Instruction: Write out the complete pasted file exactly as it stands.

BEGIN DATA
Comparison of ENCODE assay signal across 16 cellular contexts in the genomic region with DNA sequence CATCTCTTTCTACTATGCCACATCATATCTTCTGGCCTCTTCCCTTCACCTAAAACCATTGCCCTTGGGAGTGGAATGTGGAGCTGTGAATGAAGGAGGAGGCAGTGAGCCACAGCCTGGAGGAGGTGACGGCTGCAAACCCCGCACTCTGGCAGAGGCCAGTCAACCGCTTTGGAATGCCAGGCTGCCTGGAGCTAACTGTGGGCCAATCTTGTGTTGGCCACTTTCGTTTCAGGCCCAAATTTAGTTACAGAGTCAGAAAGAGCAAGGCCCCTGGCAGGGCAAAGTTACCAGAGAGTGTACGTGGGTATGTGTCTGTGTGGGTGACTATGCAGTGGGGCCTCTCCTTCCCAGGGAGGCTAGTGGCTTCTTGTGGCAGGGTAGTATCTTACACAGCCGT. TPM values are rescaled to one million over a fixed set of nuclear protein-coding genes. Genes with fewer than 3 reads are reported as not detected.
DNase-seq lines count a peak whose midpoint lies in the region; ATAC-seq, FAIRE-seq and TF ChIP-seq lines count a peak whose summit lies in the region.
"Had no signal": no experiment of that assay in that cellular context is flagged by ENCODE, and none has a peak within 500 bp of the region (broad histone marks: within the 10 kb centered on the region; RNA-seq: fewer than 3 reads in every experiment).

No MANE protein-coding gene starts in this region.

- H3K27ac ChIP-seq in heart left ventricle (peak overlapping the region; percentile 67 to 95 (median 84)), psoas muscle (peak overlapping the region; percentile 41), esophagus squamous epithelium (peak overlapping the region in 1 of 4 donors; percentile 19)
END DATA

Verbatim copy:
Comparison of ENCODE assay signal across 16 cellular contexts in the genomic region with DNA sequence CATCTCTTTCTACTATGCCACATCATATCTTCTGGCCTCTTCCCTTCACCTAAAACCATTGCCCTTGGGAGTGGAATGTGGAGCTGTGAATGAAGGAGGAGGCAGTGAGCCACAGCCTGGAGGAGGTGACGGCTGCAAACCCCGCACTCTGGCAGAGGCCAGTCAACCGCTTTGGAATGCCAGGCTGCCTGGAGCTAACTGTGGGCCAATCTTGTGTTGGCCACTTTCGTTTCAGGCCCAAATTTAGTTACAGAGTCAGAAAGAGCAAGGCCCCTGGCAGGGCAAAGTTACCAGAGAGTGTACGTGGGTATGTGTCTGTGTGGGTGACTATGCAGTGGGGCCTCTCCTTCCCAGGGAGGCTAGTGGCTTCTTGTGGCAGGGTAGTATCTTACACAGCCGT. TPM values are rescaled to one million over a fixed set of nuclear protein-coding genes. Genes with fewer than 3 reads are reported as not detected.
DNase-seq lines count a peak whose midpoint lies in the region; ATAC-seq, FAIRE-seq and TF ChIP-seq lines count a peak whose summit lies in the region.
"Had no signal": no experiment of that assay in that cellular context is flagged by ENCODE, and none has a peak within 500 bp of the region (broad histone marks: within the 10 kb centered on the region; RNA-seq: fewer than 3 reads in every experiment).

No MANE protein-coding gene starts in this region.

- H3K27ac ChIP-seq in heart left ventricle (peak overlapping the region; percentile 67 to 95 (median 84)), psoas muscle (peak overlapping the region; percentile 41), esophagus squamous epithelium (peak overlapping the region in 1 of 4 donors; percentile 19)